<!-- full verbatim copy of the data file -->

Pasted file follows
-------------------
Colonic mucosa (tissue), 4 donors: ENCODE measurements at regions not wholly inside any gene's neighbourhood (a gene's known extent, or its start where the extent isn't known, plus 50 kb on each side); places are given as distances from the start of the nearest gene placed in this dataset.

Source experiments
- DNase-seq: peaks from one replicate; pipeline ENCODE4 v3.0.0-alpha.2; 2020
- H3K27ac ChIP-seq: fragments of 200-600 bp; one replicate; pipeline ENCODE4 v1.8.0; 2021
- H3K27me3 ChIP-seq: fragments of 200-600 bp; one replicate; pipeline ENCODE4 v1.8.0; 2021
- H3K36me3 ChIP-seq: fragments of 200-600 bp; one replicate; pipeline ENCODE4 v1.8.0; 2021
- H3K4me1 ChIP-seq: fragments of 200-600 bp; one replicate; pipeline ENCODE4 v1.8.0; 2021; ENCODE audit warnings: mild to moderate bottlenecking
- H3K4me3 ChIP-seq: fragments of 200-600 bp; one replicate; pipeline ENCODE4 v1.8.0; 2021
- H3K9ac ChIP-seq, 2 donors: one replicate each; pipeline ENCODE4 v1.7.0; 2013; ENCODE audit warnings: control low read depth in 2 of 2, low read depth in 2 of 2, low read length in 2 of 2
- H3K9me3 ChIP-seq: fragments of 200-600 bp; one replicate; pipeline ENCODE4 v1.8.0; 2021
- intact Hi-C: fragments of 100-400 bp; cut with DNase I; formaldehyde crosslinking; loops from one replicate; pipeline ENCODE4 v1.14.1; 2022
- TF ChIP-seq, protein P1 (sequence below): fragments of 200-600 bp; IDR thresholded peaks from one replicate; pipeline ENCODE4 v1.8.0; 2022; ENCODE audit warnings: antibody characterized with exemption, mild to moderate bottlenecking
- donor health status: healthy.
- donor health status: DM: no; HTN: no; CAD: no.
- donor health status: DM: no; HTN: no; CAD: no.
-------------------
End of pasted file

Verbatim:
Colonic mucosa (tissue), 4 donors: ENCODE measurements at regions not wholly inside any gene's neighbourhood (a gene's known extent, or its start where the extent isn't known, plus 50 kb on each side); places are given as distances from the start of the nearest gene placed in this dataset.

Source experiments
- DNase-seq: peaks from one replicate; pipeline ENCODE4 v3.0.0-alpha.2; 2020
- H3K27ac ChIP-seq: fragments of 200-600 bp; one replicate; pipeline ENCODE4 v1.8.0; 2021
- H3K27me3 ChIP-seq: fragments of 200-600 bp; one replicate; pipeline ENCODE4 v1.8.0; 2021
- H3K36me3 ChIP-seq: fragments of 200-600 bp; one replicate; pipeline ENCODE4 v1.8.0; 2021
- H3K4me1 ChIP-seq: fragments of 200-600 bp; one replicate; pipeline ENCODE4 v1.8.0; 2021; ENCODE audit warnings: mild to moderate bottlenecking
- H3K4me3 ChIP-seq: fragments of 200-600 bp; one replicate; pipeline ENCODE4 v1.8.0; 2021
- H3K9ac ChIP-seq, 2 donors: one replicate each; pipeline ENCODE4 v1.7.0; 2013; ENCODE audit warnings: control low read depth in 2 of 2, low read depth in 2 of 2, low read length in 2 of 2
- H3K9me3 ChIP-seq: fragments of 200-600 bp; one replicate; pipeline ENCODE4 v1.8.0; 2021
- intact Hi-C: fragments of 100-400 bp; cut with DNase I; formaldehyde crosslinking; loops from one replicate; pipeline ENCODE4 v1.14.1; 2022
- TF ChIP-seq, protein P1 (sequence below): fragments of 200-600 bp; IDR thresholded peaks from one replicate; pipeline ENCODE4 v1.8.0; 2022; ENCODE audit warnings: antibody characterized with exemption, mild to moderate bottlenecking
- donor health status: healthy.
- donor health status: DM: no; HTN: no; CAD: no.
- donor health status: DM: no; HTN: no; CAD: no.